Blood transcriptional and microRNA responses to short-term exposure to disinfection by-products in a swimming pool

Almudena Espin-Perez*, Laia Font-Ribera, Karin van Veldhoven, Julian Krauskopf, Lutzen Portengen, Marc Chadeau-Hyam, Roel Vermeulen, Joan O. Grimalt, Cristina M. Villanueva, Paolo Vineis, Manolis Kogevinas, Jos C. Kleinjans, Theo M. de Kok

*Corresponding author for this work

Research output: Contribution to journalArticleAcademicpeer-review

12 Citations (Web of Science)

Abstract

Background: Swimming in a chlorinated pool results in high exposure levels to disinfection by-products (DBPs), which have been associated with an increased risk of bladder cancer. Objectives: By studying molecular responses at the blood transcriptome level we examined the biological processes associated with exposure to these compounds. Methods: Whole-genome gene expression and microRNA analysis was performed on blood samples collected from 43 volunteers before and 2 h after 40 min swimming in an indoor chlorinated pool (PISCINAII study). Exposure to THMs was measured in exhaled breath. Heart rate and kcal expenditure were measured as proxies for physical activity. Associations between exposure levels and gene expression were assessed using multivariate normal models (MVN), correcting for age, body mass index and sex. A Bonferroni threshold at 5% was applied. Results: MVN-models for the individual exposures identified 1778 genes and 23 microRNAs that were significantly associated with exposure to at least one DBP. Due to co-linearity it was not possible to statistically disentangle responses to DBP exposure from those related to physical activity. However, after eliminating previously reported transcripts associated with physical activity a large number of hits remained associated with DBP exposure. Among those, 9 were linked with bladder and 31 with colon cancer. Concordant microRNA/mRNA expressions were identified in association with DBP exposure for hsa-mir-22-3p and hsa-miR-146a-5p and their targets RCOR1 and TLR4, both related to colon cancer in association with DBP exposure. Conclusions: Short-term exposure to low levels of DBPs shows genomics responses that may be indicative of increased cancer risk.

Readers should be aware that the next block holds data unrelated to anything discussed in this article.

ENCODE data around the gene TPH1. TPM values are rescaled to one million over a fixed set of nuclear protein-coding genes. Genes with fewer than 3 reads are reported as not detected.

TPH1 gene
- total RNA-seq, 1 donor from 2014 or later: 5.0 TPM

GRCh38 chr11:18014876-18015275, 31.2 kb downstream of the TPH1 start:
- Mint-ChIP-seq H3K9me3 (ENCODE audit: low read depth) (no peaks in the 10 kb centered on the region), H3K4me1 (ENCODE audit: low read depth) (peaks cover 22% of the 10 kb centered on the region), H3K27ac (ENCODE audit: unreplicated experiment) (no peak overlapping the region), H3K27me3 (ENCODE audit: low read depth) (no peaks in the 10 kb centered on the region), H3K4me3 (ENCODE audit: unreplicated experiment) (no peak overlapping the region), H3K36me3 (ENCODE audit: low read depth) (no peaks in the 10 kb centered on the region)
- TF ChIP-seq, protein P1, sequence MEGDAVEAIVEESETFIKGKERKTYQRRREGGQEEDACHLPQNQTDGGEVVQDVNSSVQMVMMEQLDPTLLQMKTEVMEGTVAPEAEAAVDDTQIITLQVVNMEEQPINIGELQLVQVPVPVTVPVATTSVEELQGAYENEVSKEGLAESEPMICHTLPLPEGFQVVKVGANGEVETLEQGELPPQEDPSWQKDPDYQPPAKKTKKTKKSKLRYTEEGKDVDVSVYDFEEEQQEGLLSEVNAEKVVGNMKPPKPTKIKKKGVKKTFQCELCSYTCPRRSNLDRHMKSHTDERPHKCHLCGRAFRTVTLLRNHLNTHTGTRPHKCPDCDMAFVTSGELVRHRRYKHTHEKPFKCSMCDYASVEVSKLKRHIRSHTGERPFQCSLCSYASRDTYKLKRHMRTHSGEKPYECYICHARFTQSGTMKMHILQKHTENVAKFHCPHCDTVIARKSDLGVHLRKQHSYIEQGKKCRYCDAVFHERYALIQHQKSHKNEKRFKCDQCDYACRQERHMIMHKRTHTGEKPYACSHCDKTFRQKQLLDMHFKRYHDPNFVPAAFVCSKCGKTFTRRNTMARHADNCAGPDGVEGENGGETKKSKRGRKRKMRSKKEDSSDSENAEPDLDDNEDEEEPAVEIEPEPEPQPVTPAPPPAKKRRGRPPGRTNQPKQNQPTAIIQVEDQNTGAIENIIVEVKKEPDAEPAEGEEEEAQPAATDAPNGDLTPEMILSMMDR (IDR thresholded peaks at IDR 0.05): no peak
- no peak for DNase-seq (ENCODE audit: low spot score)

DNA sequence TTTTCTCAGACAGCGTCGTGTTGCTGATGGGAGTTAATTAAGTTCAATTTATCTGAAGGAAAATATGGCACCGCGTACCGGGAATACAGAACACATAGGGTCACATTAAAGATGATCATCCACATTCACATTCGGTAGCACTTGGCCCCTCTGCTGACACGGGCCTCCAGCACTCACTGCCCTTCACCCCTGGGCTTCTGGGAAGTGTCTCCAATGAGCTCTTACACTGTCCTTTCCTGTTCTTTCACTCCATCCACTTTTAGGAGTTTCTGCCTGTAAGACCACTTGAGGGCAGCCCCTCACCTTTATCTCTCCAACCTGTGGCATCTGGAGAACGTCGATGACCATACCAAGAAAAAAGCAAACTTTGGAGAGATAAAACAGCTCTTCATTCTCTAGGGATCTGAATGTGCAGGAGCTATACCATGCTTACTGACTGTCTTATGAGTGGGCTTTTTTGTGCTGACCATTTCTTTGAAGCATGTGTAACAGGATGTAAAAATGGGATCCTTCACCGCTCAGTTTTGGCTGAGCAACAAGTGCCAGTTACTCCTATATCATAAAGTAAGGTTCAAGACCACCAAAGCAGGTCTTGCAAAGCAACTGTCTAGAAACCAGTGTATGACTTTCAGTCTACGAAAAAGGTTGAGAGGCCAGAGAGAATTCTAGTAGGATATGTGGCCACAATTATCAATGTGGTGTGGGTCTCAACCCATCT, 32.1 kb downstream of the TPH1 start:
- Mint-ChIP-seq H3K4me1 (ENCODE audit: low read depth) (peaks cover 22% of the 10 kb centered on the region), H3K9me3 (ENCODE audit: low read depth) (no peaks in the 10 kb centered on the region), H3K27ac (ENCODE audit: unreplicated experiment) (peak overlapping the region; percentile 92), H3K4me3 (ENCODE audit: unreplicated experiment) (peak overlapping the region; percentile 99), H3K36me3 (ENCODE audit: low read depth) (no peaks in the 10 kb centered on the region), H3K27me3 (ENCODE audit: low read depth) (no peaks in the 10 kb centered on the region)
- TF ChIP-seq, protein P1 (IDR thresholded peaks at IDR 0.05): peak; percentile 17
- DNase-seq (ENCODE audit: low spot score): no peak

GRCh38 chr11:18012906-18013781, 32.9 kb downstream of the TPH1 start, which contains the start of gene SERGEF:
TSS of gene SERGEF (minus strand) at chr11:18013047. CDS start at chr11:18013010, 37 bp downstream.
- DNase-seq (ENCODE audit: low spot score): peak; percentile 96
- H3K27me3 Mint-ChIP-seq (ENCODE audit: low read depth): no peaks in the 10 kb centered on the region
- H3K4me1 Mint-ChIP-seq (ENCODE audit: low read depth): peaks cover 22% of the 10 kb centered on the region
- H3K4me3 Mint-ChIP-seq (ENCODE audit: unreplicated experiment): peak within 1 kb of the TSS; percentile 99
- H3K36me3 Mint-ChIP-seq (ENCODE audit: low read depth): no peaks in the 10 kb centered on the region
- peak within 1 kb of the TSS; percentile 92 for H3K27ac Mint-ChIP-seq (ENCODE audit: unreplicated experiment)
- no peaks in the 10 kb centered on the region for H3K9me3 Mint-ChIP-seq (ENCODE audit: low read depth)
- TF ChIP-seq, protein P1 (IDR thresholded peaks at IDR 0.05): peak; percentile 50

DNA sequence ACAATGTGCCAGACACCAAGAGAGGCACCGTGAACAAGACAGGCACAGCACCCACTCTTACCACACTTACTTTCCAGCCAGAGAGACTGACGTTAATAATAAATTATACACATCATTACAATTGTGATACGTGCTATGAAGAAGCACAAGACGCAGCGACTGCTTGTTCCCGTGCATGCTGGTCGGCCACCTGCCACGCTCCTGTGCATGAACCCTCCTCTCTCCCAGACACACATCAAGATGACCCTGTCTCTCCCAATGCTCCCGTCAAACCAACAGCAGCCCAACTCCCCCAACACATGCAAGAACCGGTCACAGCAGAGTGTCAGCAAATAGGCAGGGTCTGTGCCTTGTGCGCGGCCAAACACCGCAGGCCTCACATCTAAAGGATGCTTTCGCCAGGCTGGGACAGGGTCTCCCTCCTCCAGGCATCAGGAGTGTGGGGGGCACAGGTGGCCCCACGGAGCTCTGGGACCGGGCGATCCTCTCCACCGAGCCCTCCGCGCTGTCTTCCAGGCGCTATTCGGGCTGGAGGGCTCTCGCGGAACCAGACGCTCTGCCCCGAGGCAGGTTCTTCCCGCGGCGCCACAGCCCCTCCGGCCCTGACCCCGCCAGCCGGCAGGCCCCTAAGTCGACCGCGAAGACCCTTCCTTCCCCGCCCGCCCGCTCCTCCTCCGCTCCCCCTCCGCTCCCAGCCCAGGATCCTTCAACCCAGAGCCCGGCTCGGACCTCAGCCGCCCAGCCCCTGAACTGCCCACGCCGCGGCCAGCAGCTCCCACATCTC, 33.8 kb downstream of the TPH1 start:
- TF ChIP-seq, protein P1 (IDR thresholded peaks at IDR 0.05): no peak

Original languageEnglish
Pages (from-to)42-50
Number of pages9
JournalEnvironment International
Volume110
DOIs
Publication statusPublished - 1 Jan 2018

Keywords

  • Disinfection by-products
  • Transcriptomics
  • microRNA
  • Multivariate normal models
  • HUMAN BLADDER-CANCER
  • COLORECTAL-CANCER
  • CELL-PROLIFERATION
  • DRINKING-WATER
  • RECEPTOR 4
  • GENES
  • POLYMORPHISMS
  • EXPRESSION
  • RISK
  • MUTATIONS

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